4D Construction Group
Yeah would always recommend working with one programme so that everything stays integrated. You can make best use of whatever scheduling software you’re using to apply codes and WBS to be able to filter, summarise or present different views of that programme for any purpose.
Hi Sachin, good question. There's a long answer to this, and there are others on here that are more qualified than me to answer, but I'll outline some thoughts.
In our experience as 4D modellers, it's best to use the same schedule you'd use normally. A seperate schedule is not required and can cause problems updating and progress monitoring. The 4D model should be linked to the 'real' schedule in a way that is consistent and aligned.
It's sometimes a good idea to section off parts of the schedule / model / works for use in 4D planning workshops. This can be a temporary section that gets plugged back in later, or can remain attached to the master schedule and managed like that. This allows for testing ideas, schedule development, and collaborative planning on focussed tasks in a quick, iterative way. Others like Chris (Needham) and David-John (Gibbs) on here may provide some good views on this.
In terms of 4D model content, we always recommend representing as much as possible. As many tasks as possible, and as many logistics, access and other activities as possible. Ideally, nearly everything that is worth seeing in a schedule should be worth seeing in 4D. Of course this requires an investment in modelling time, skills, and can impact model performance without good model and file management.
It's certainly an aspiration for us to aim towards. Though there is plenty of value in starting 4D with just the basic, key activities.
"The 4D model should be linked to the 'real' schedule in a way that is consistent and aligned". This is the normal schedule, right? How is it linked to the model? How the planner is able to connect to the model?
Just the normal way of doing a schedule if that’s what you mean. Usually a schedule is high level and you can detail it down to an extent you’re comfortable with. Since a 3D model is available and you can modify the geometry (in some 4D software, I suppose) on how you will construct it, it is the same with the schedule if you’re further detailing the activities or using rules of credit. The same principle but just better visualisation with a 3D model instead of 2D drawings.
As [@James Bowles] said, it is recommended to consider details as much as possible. It is also good if the planner has some knowledge on how a model is done.
Easiest answer, yes should be. However does the programme you find yourself working with from a client or sub contractor or even your own team have enough detail to link 3D objects to?
Has the planner been lazy and written multiple events in one row? I had that with track renewal train movement programme. Text was very short and full of lots of acronyms so will write out more fully here - text would read something like, Loco 6A enters on down fast line, switching to downslow across the 1234 points, the 4321 points and reverse into sidings (duration 30mins). So breaking that down in 4D software would mean one task becomes three more child ‘4D’ activities to get the train to move like that. you would also have guess each move would take 10mone to fit in that 30m duration.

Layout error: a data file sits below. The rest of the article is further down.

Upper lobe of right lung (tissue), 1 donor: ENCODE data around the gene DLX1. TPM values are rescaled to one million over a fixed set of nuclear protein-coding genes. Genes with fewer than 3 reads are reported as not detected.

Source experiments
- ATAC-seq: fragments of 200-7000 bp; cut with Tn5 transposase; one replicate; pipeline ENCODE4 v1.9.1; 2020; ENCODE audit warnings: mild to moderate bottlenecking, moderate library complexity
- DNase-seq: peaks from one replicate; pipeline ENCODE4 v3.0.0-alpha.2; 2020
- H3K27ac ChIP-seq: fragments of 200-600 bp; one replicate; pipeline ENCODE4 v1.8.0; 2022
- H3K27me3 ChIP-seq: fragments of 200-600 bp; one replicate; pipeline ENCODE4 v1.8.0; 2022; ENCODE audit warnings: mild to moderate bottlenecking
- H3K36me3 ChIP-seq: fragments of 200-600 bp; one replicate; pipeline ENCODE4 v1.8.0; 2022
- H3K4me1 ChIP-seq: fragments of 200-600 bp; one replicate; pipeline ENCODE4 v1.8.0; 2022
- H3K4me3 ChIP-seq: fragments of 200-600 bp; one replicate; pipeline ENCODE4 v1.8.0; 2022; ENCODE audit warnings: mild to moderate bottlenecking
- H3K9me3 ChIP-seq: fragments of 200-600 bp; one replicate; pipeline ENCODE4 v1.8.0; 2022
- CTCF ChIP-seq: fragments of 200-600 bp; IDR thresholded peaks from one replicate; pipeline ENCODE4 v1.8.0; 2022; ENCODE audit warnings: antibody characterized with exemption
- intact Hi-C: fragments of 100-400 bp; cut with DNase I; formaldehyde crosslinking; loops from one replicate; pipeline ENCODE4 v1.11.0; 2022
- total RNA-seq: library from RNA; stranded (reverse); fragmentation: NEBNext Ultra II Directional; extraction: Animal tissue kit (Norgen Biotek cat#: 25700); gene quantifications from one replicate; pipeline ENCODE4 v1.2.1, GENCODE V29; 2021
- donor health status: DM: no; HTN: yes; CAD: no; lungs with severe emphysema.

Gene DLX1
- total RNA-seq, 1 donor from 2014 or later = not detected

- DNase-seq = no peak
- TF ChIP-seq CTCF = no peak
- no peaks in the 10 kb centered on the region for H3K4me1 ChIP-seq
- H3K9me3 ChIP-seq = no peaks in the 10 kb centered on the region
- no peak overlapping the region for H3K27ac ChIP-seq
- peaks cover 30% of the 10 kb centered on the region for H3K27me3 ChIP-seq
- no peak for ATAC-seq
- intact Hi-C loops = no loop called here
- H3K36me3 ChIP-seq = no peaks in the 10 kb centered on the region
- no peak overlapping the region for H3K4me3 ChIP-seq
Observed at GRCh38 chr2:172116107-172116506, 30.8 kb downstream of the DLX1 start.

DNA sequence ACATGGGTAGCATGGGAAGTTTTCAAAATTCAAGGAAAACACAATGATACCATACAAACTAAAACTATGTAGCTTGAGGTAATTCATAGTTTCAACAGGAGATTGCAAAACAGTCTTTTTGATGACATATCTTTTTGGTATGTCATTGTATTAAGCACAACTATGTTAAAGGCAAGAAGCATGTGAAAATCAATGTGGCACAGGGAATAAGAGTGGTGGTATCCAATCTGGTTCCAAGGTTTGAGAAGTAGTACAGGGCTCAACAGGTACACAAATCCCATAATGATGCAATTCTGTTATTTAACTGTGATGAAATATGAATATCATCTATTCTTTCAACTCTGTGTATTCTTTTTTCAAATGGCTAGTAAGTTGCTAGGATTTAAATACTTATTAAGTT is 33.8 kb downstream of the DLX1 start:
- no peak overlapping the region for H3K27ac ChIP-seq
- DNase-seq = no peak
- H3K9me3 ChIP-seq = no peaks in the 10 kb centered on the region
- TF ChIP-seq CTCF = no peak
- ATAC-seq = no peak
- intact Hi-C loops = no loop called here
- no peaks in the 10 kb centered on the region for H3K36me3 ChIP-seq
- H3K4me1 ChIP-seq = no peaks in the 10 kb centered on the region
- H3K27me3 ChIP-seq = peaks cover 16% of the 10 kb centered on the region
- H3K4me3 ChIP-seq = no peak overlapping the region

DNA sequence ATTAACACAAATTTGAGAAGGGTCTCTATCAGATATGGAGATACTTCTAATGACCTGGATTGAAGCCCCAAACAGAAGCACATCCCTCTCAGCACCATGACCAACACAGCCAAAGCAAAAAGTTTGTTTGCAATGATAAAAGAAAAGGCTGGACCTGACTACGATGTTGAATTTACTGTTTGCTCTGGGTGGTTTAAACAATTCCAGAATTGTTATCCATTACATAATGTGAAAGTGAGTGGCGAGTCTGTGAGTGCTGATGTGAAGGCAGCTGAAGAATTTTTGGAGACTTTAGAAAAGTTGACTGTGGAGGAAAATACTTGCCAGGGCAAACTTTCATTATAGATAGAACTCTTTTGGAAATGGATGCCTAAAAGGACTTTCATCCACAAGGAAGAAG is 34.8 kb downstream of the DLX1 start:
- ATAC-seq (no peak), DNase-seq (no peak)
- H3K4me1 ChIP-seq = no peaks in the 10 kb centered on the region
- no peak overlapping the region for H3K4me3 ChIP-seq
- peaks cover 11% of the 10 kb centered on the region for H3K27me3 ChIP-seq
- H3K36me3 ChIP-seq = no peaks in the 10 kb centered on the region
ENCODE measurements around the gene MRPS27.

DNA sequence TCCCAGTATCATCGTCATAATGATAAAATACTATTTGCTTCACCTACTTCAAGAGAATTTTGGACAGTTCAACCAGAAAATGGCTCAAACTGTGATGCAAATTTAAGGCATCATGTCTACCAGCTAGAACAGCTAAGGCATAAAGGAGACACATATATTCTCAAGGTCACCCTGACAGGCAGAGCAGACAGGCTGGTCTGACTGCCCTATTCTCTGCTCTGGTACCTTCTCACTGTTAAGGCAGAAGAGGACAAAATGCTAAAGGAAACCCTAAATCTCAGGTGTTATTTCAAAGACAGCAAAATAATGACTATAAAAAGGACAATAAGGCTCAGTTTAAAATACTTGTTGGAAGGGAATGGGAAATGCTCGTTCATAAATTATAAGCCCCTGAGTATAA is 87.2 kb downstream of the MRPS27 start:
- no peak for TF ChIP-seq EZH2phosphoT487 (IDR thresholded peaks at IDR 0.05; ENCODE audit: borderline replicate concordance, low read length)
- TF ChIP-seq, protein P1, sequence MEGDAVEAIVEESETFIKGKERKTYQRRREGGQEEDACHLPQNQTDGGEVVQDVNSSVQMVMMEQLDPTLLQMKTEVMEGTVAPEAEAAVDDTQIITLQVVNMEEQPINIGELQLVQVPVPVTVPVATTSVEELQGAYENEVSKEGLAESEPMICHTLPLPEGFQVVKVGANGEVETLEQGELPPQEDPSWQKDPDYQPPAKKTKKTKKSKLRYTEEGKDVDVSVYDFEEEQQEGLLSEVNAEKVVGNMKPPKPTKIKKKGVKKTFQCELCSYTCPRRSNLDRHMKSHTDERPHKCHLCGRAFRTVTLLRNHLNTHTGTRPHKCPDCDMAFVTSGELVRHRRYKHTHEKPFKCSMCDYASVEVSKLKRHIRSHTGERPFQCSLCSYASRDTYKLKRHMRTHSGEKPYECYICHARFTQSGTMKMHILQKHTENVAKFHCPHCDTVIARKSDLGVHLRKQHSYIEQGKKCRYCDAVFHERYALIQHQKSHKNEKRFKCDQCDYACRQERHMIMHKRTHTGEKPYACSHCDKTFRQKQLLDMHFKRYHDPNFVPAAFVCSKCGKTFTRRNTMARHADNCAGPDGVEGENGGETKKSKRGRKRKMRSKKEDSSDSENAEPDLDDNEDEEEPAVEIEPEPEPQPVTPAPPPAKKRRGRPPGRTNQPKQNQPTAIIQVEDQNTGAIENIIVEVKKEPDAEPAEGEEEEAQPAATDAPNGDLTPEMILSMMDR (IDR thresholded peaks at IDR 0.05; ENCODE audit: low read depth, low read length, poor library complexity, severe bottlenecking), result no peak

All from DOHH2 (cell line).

Ok so that’s a little out of the normal, but piles example is a good one. Many planners would just put piling 2 weeks duration...and sometimes a Left to Right install profile will work, but sometimes there are very specific sequences and you would need each pile to be in the programme. But you don’t always want that LOD in your master programme.
As long as your 4D activities nestle nicely inside your construction programmes happy days. But it’s a bit like the 4D model, it may be based on the BIM model but sometimes you need to simplify (too much heavy detail) or add temporary works models to that BIM model to represent sequence.
Please don’t say BIM model...!
I think there should be one programme, and the programme should be detailed enough to build to and therefore, be able to be shown using 4D. This is often one of the benefits of 4D (which is what you’re saying here also) as if there isn’t sufficient detail in the programme, it has to be developed as such and you get to the point where you are using the model to detail the programme.
Model Based Planning good way to go, but find models are rarely developed enough to start planning like that, but there is a point on a project when both planing and models come together and models usually shoot past the programme in detail. I normally find I am called in last minute and by then boots on ground the model is super detailed and I am fighting to get it to work in the sofware as it is too large.
I appreciate that BIM isn't a model, its data that can take the form of a model or a spreadsheet.
My point is that a model can have too much data to programme so you need to have simplified models rather than than the central federated construction model as software doesn't cope with large infrastructural details that you find on say Rail projects.
As far as a single programme to run the 4D model sure, but the 4D schedule will always have more detail than the high level contractual programme. The 4D programme should be fed by that contractual programme, but often as you say you find the 4D schedule pushes the level of detail in planning from the model. You can't change the contractural programme, but will change the construction programme.